Real Madrid’s Portuguese forward Cristiano Ronaldo celebrates his second goal during the UEFA Champions League semifinal first leg football match Real Madrid CF vs Club Atletico de Madrid at the Santiago Bernabeu stadium in Madrid, on May 2, 2017. / AFP PHOTO / JAVIER SORIANO
Cristiano Ronaldo is human after all, or so he claims, despite sealing another “special” Champions League night with a hat-trick to put Real Madrid on the verge of the final once more.
Ronaldo’s treble sealed a commanding 3-0 semi-final, first leg lead over Atletico Madrid and extended his advantage as the top scorer of all-time between the two sides with 21 in Madrid derbies.
“With a combination of dedication and hard work, things come naturally,” said Ronaldo on Wednesday.
“I am happy, lucky and human.”
Ronaldo’s second hat-trick of the season against Atletico took his tally a stunning eight Champions League goals in his last three outings having hit five as Real saw off Bayern Munich 6-3 in the quarter-finals.
“It was a game full of emotions. The team was phenomenal and to score three goals made it a special night,” he added.
The front pages of Madrid sports dailies Marca and AS agreed.
“A colossal Cristiano KOs Atletico with three goals,” said Marca.
“Real Madrid played great, but it was he who applied the finishing touch three times over,” read AS’ editorial.
Contrary to previous years, Ronaldo, 32, is in the best form of the campaign at the business end of the season having been consistently rested against weaker opposition by coach Zinedine Zidane to reserve his best for the big occasion.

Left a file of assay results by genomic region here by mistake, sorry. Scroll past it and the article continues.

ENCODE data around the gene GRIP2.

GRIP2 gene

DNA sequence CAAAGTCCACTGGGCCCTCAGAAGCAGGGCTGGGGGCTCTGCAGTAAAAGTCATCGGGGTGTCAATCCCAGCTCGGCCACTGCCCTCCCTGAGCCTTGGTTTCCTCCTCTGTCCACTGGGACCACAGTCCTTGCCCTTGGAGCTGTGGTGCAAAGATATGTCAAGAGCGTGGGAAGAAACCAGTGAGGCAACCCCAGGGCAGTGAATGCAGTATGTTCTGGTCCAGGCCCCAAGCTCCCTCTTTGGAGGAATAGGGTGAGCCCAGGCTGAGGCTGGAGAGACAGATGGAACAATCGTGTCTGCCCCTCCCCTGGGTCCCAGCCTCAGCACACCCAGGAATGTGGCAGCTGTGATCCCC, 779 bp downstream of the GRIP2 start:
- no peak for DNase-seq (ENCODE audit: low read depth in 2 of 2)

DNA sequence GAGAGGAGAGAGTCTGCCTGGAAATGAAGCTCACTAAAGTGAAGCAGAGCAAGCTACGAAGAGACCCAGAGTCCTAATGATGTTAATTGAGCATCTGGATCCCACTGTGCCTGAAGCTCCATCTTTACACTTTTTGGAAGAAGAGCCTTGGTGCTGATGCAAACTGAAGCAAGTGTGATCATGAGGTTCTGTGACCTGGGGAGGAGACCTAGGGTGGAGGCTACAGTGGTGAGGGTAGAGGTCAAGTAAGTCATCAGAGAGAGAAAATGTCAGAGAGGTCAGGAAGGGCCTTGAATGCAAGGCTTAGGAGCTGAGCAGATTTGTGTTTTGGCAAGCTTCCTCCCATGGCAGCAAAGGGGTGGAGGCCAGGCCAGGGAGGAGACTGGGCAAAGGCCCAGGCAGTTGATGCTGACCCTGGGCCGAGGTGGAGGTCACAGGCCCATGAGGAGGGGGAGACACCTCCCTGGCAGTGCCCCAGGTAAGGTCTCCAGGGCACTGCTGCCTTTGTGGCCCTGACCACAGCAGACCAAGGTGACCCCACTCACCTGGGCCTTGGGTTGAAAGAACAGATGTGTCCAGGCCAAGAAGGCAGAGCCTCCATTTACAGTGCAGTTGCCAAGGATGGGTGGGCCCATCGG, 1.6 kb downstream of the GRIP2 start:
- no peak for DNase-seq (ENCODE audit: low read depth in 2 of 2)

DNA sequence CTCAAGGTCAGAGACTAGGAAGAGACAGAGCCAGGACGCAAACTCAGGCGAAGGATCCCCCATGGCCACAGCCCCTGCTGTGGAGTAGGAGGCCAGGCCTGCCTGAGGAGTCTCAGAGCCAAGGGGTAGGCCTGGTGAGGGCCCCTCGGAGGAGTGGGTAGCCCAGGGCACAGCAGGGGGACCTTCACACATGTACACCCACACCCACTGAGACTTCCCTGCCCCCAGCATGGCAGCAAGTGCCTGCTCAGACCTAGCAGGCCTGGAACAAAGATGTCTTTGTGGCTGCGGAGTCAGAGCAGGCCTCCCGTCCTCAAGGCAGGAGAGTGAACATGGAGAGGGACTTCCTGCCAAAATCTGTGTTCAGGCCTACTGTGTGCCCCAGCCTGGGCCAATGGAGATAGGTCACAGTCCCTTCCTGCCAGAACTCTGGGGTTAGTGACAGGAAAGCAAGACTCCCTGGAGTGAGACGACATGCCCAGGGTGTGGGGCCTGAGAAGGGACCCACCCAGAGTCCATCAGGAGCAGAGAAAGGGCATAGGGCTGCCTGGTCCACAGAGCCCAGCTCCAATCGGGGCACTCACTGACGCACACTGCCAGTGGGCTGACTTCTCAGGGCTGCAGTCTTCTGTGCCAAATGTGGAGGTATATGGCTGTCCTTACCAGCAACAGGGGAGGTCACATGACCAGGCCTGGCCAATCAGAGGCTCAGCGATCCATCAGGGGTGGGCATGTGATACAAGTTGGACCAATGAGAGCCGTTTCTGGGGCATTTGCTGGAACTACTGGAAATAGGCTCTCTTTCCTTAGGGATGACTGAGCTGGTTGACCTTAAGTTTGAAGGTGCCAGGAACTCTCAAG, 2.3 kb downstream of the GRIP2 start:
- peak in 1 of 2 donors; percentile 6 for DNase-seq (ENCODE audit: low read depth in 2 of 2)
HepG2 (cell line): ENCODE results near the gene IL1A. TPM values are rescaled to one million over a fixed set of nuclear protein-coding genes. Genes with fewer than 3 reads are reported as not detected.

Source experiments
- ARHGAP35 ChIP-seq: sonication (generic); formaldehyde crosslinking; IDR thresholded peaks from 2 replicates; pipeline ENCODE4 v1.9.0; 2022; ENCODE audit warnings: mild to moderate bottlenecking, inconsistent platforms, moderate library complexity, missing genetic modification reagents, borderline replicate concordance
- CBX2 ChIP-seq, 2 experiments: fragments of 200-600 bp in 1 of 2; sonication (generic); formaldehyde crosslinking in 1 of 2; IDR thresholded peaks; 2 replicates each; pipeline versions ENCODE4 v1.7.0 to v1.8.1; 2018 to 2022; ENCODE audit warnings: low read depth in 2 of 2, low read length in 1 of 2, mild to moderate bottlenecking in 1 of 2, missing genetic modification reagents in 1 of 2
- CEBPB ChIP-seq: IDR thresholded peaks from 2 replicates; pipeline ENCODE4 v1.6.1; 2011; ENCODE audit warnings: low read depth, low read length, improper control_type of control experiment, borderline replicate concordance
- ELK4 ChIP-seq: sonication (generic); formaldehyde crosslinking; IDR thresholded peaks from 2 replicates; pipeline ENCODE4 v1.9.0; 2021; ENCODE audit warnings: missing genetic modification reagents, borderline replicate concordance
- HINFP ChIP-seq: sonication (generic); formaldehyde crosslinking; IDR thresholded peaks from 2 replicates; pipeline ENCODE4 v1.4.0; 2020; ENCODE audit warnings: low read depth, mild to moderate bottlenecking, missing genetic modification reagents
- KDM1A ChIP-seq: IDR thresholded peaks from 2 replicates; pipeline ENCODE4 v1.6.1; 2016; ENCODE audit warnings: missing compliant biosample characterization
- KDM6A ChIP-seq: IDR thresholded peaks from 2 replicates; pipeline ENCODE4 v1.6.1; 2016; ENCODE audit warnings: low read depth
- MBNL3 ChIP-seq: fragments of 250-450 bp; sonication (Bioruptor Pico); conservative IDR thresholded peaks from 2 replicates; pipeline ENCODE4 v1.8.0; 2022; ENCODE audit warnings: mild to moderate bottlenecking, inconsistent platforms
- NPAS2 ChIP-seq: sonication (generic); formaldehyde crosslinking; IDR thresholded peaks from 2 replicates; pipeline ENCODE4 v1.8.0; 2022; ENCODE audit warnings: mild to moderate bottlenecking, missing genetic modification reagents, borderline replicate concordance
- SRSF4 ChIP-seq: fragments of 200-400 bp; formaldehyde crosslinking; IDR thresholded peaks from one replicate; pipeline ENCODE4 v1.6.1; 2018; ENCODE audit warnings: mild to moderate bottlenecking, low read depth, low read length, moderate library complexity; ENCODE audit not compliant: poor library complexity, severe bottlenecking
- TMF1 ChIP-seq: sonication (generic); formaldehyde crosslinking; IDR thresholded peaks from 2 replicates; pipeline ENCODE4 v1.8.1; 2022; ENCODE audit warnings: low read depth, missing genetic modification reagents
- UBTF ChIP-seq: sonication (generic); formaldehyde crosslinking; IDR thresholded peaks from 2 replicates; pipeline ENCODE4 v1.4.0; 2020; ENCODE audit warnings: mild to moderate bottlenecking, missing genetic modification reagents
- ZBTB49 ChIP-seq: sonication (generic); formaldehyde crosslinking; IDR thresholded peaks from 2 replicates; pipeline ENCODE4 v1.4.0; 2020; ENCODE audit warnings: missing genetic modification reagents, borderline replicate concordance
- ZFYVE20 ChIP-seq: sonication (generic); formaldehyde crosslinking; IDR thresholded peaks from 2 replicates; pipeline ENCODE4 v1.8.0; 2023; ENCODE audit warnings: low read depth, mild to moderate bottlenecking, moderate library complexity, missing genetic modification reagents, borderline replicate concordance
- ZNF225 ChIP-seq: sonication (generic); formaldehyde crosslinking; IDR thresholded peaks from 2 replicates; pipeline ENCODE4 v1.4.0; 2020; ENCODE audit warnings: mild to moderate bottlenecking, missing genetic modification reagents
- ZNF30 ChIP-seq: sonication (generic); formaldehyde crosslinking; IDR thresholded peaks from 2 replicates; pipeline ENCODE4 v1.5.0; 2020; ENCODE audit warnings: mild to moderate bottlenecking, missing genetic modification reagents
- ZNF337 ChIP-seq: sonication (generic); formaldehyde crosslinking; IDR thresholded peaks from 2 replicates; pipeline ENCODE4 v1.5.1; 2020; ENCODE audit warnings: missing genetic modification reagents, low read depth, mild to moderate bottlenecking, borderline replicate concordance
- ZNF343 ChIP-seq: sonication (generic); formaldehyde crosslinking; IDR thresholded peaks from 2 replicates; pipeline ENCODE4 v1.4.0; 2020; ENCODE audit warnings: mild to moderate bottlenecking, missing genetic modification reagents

“I don’t know whether it’s all down to him being rested,” said Zidane.
“Goalscoring is something he has over others, that is what makes him unique.”
– European pedigree –
Ronaldo has now scored three more Champions League goals than Atletico have in their history with 103.
That stat sums up the difference in European pedigree between Madrid’s two major clubs.
For all the great work done to revive a sleeping giant in Atletico by Diego Simeone over the past five-and-a-half years, ending their hex against Real in the Champions League continues to allude them.
The past three seasons have seen Atletico fall by the narrowest of margins due to late goals and via a penalty shootout in last year’s final.
Most worryingly for Simeone, this was not the same hard luck story.
Atletico were well beaten, failing to even register a single shot on target.
“A disappointing Atletico didn’t wake up from their nightmare of the past few years,” concluded Marca.
Atletico do have one final, unlikely shot at redemption in next Wednesday’s second leg (May 10).
Despite their disappointment and despair, a special atmosphere is assured as it will be their final European game after 50 years at the Vicente Calderon.
“It seems impossible, but it is football and football has these unexpected things that make it marvellous,” said Simeone.
“Until the last drip of hope is gone, we will give it everything we have.
“Being Atletico Madrid we might just be capable of it.”
It is more likely being Atletico will mean missing out to Real once more.
Anything but a miracle will leave Atletico headed for what could be a turbulent summer on and off the field.
Doubts remain over whether their new 67,000 Wanda Metropolitano stadium will be ready in time for the start of next season as planned.
As things stand, Simeone can’t strengthen his squad due to one-year transfer ban.
And they risk losing their prized asset with a host of clubs, including Real and Manchester United willing to meet Antoine Griezmann’s 100 million euro ($109 million) buyout clause.
Not that Ronaldo or Real will care. Their quest for history looks set for a Cardiff final on June 3 where they could become the first side to retain the trophy in the Champions League era.
“We have a small advantage, we are a step away from Cardiff and hopefully we can finish it off,” added Ronaldo.